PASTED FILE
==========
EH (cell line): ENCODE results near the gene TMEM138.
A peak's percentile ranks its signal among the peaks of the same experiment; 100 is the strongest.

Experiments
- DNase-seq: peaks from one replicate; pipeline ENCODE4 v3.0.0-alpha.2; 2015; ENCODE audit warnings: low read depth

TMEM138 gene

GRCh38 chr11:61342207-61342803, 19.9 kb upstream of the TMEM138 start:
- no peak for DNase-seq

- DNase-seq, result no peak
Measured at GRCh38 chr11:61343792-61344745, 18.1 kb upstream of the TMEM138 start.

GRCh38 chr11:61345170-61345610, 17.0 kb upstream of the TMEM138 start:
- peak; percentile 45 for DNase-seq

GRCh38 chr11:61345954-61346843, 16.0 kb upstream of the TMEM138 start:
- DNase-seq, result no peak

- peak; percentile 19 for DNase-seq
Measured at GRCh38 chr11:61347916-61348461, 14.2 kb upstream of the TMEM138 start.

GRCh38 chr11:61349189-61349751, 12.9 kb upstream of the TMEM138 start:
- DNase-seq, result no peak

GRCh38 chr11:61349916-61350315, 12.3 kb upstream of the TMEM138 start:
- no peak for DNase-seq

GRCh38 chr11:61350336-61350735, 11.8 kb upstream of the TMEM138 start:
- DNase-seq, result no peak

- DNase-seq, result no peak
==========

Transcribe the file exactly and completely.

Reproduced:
EH (cell line): ENCODE results near the gene TMEM138.
A peak's percentile ranks its signal among the peaks of the same experiment; 100 is the strongest.

Experiments
- DNase-seq: peaks from one replicate; pipeline ENCODE4 v3.0.0-alpha.2; 2015; ENCODE audit warnings: low read depth

TMEM138 gene

GRCh38 chr11:61342207-61342803, 19.9 kb upstream of the TMEM138 start:
- no peak for DNase-seq

- DNase-seq, result no peak
Measured at GRCh38 chr11:61343792-61344745, 18.1 kb upstream of the TMEM138 start.

GRCh38 chr11:61345170-61345610, 17.0 kb upstream of the TMEM138 start:
- peak; percentile 45 for DNase-seq

GRCh38 chr11:61345954-61346843, 16.0 kb upstream of the TMEM138 start:
- DNase-seq, result no peak

- peak; percentile 19 for DNase-seq
Measured at GRCh38 chr11:61347916-61348461, 14.2 kb upstream of the TMEM138 start.

GRCh38 chr11:61349189-61349751, 12.9 kb upstream of the TMEM138 start:
- DNase-seq, result no peak

GRCh38 chr11:61349916-61350315, 12.3 kb upstream of the TMEM138 start:
- no peak for DNase-seq

GRCh38 chr11:61350336-61350735, 11.8 kb upstream of the TMEM138 start:
- DNase-seq, result no peak

- DNase-seq, result no peak